Author: Dan Brown
Price: $30 (Rs 700)
Publisher: Doubleday (US)
Bantam Press (India)
Genre: Thriller, Crime, Mystery, Boredom
Dan Brown has penned down an international bestseller
Bestsellers are not always good.
Dan Brown is back. And so is Robert Langdon. In another “fast-paced” thriller. The Lost Symbol. Dan Brown is known to almost the entire world. He happens to be the best-selling author of the very famous The Da Vinci Code, though I thought his finest work was Deception Point. The Lost Symbol is based in Washington D.C this time, in contrast to his other novels which are based in Spain, Vatican City, The Arctic and Europe. Langdon is summoned to DC by a mysterious caller, who seems to impersonate his friend Peter Solomon’s secretary. Langdon has to decipher a large number of clues (including a lone hand) and unveil the Ancient Truth of Freemasonry, the society around which this book is based upon. Sadly, although the plot seems promising, the book is too long in various parts and is such a big bore, that you’d be surprised that you’re not reading from an encyclopedia.
The plot is ingenious and also quite gripping. But the problem is stuff like this is very, very old now. It’s that typical Langdon+Scientist-cum-chick-cum-love-interest+Assassin+Ancient-Brotherhood formula, which Dan Brown has tried and tested for two books. It may successful once, like in The Da Vinci Code, but not always.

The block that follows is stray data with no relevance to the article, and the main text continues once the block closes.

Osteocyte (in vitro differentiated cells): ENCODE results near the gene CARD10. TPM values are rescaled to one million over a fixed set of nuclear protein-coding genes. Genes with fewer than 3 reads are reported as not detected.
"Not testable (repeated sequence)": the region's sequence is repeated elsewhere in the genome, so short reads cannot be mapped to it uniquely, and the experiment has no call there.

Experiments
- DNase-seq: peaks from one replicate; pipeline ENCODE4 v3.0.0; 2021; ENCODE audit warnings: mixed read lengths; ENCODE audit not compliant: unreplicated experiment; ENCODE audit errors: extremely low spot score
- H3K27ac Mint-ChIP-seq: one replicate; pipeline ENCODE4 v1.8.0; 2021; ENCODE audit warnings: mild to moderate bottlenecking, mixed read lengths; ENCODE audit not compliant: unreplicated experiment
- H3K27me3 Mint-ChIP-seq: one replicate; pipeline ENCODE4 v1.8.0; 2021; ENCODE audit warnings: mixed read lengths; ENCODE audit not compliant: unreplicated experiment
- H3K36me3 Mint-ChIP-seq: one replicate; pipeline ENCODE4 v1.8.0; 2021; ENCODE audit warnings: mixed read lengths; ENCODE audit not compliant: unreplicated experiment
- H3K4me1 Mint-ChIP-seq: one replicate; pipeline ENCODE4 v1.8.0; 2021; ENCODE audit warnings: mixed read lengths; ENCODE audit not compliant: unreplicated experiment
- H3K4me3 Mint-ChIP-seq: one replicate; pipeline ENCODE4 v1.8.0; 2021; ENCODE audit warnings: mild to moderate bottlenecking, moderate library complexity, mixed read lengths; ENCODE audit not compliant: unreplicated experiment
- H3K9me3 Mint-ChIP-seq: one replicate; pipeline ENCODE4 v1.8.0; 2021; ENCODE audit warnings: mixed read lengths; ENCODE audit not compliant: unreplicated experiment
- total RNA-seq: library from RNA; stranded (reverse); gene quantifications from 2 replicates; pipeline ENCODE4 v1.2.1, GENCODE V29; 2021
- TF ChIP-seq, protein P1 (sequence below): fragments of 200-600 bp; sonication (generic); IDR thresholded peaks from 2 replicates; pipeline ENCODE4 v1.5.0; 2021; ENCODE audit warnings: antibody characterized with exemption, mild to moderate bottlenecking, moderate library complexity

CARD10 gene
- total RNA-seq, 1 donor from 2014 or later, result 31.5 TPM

Also, half the stuff is almost entirely unnecessary. Instead of simply stating “Langdon suffered from claustrophobia”, Brown goes on to give a full and long, detailed explanation of how he got it. Even though he already has mentioned it in his previous books. And even more stuff on him doing fifty laps in the Harvard pool, and him wearing a Tweed coat. Its boring now. Really. I know it may be for the first-timers but come on now. It’s too much. Have a look at the Harry Potter trilogy. Rowling just gives a sweeping mention of Harry’s past and gets down to real business. Now Brown. He wants to write a big novel. He knows that he can keep you gripped to it. This is exactly the place where the book succeeds. It is addictive. Excessively. In fact, my curiosity had arisen to such a great extent, that I sat up at even one-thirty in the night to read it.
But it really is those cliched verses which frustrate you till eternity. Picture this conversation between X and Y
X- Have you heard about Z?
Y- Of course. <five-line long history on Z follows> …and its known as <this> by the Mayans, <that> by the Hindus, <whatever> by the Greeks and — <stops short>
X- What happened?
Suddenly is was crystal clear. Everything was falling into place. It was in front of us all the time, and yet we didn’t catch it X thought. How ingenious.
<end of chapter>
That happens almost every two chapters. Plus, the book is full of descriptions of rituals and acts of crime, which are really not relevant to the plot at all. They’re just… there. There are too many words such as “odd”, “bizarre” and, especially “double take” that are used too often.
In the end, The Lost Symbol turns out to be a good experience, but it is also a really, really boring book. Read it only if you’re love the Dan Brown style, although it is quite old now. It is nowhere near as good as Deception Point, which, I feel, is Dan Brown’s greatest book yet.